# pH Calculation - solutions of polybasic acids (approximate)

A polyprotic acid is an acid which contains in its molecule more than one acid hydrogen, ionizable.

Take for example H 2 S, a 'diprotic acid:

$H_2S&space;+&space;H_2O&space;\rightleftharpoons&space;HS^-&space;+&space;H_3O^+$$K_{a1}&space;=&space;\frac{[H_3O^+][HS^-]}{[H_2S]}&space;=&space;1,1\cdot10^{-7}$

$HS^-&space;+&space;H_2O&space;\rightleftharpoons&space;S^{2-}&space;+&space;H_3O^+$$K_{a2}&space;=&space;\frac{[H_3O^+][S^{2-}]}{[HS^-]}&space;=&space;1,3&space;\cdot&space;10^{-14}$

The overall expression will be:

$H_2S&space;+&space;H_2O&space;\rightleftharpoons&space;S^{2-}&space;+&space;2H_3O^+$$K_{tot}&space;=&space;\frac{[H_3O^+]^2[S^{2-}]}{[H_2S]}$

The time constant of the overall reaction is not more than the result of the product of the two dissociation constants:

$K_{tot}&space;=&space;\frac{[H_3O^+]^2[S^{2-}]}{[H_2S]}&space;=&space;K_1\cdot&space;K_2$

When it has to do with a polyprotic acid usually the first acid dissociation constant is much larger (several orders of magnitude) of the successive and for this reason contributes more to the pH value. Considering all $\bg_black&space;[H_3O^+]$ deriving from the first dissociation.

In principle, for the calculation of pH we must take into account two types of polybasic acids:

• 1 Those whose first dissociation is complete (K a1 very large)
• 2 → Those whose first dissociation is partial (K relatively small a1)

case 1

0.1 M solution of H 2 SO 4. Since the first dissociation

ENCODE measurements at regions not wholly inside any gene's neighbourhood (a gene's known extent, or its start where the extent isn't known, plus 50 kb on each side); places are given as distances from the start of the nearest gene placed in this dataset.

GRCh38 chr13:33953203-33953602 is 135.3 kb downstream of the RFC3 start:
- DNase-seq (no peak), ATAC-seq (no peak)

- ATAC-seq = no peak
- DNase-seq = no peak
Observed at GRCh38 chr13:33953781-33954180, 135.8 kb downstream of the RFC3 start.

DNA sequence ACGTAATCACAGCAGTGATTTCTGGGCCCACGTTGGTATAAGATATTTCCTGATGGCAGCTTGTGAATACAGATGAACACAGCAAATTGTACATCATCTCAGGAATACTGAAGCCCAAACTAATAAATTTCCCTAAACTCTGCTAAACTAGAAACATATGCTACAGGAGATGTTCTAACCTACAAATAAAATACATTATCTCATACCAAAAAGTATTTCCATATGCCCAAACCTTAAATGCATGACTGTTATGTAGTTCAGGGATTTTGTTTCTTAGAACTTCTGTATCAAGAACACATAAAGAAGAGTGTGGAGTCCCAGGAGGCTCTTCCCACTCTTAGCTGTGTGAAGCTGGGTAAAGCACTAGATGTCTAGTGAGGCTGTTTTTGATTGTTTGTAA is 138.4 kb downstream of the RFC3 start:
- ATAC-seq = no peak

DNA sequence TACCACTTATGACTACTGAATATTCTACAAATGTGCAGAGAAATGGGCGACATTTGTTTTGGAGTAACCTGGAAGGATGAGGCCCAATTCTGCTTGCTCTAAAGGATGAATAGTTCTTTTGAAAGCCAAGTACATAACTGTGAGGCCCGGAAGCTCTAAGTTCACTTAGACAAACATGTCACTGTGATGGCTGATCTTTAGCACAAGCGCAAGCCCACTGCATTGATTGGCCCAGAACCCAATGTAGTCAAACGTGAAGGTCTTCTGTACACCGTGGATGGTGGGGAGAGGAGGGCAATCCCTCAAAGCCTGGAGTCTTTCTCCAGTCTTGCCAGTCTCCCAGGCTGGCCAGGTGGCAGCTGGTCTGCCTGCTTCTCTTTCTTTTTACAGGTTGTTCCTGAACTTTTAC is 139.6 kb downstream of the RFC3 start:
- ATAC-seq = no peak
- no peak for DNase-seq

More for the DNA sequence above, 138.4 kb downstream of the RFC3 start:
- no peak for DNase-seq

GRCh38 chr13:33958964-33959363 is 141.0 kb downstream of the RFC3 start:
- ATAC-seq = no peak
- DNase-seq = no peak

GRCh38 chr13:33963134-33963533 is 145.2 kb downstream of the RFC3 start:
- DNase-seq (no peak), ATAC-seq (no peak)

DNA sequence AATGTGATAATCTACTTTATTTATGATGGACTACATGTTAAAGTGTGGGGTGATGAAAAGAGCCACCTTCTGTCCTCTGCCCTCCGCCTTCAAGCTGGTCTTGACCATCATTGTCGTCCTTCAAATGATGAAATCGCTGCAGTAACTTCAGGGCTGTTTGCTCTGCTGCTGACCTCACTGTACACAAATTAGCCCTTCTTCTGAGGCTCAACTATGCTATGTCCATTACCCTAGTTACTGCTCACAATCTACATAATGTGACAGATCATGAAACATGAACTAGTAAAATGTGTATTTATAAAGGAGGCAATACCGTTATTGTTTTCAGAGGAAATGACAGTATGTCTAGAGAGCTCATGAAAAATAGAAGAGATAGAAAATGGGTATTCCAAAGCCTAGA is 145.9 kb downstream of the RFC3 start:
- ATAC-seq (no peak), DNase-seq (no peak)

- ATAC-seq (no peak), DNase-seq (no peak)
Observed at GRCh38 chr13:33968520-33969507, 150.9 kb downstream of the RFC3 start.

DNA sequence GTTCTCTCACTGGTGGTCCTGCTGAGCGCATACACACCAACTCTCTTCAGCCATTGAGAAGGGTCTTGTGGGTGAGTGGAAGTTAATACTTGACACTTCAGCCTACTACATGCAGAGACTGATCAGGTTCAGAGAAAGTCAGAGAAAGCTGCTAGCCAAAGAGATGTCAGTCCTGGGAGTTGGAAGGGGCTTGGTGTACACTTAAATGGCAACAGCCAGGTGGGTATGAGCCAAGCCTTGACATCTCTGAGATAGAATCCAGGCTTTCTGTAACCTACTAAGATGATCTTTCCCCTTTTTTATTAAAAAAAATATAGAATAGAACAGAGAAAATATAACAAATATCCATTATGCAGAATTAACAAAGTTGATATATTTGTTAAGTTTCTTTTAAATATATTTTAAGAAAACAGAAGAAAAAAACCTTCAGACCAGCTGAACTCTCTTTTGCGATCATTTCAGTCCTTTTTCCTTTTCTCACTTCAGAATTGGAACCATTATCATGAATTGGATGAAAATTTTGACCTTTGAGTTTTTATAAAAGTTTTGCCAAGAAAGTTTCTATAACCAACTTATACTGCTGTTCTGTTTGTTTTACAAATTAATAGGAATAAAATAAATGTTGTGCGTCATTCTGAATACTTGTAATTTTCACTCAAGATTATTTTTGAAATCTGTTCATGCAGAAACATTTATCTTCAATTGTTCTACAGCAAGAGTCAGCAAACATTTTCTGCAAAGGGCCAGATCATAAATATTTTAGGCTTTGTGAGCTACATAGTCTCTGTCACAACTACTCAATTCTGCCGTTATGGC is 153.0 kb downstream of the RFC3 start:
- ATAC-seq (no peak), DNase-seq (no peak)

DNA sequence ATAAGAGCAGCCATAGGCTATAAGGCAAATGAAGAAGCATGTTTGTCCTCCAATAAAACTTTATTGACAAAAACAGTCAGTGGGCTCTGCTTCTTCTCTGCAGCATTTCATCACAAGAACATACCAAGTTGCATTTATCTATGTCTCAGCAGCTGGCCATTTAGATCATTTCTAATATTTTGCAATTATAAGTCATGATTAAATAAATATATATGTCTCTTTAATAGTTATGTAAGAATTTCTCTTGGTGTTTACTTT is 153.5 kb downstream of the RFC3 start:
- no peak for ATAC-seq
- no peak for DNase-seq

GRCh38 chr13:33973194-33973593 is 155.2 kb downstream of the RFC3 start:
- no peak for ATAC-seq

$\bg_white&space;H_2SO_4&space;+&space;H_2O&space;\rightleftharpoons&space;HSO_4^-&space;+&space;H_3O^+$

is definitely complete, you can say that:

$\bg_white&space;[H_3O^+]&space;=&space;C_a&space;=&space;0,1&space;M$

where C a is the initial molar concentration of acid. The pH will be:

$\bg_white&space;\bg_white&space;pH&space;=&space;-log&space;[H_3O^+]&space;=&space;1$

case 2

0.1 M solution of H 2 S. As in "Case 1" we neglect the second dissociation. As regards the first dissociation instead, H 2 S behaves as an acid weak. Therefore:

$\bg_white&space;\bg_white&space;\bg_white&space;[H_3O^+]&space;=&space;\sqrt{K_{a1}&space;\cdot&space;C_a}&space;=&space;\sqrt{1,1\cdot10^{-7}\cdot0,1}&space;=&space;1,05&space;\cdot&space;10^{-4}$

the pH will be:

$\bg_white&space;pH&space;=&space;-log[H_3O^+]&space;=&space;3,98$

In both cases, we have resorted to approximate solutions, if you want to know how to calculate systematically the pH of polybasic acids → systematic calculation of pH of polybasic acids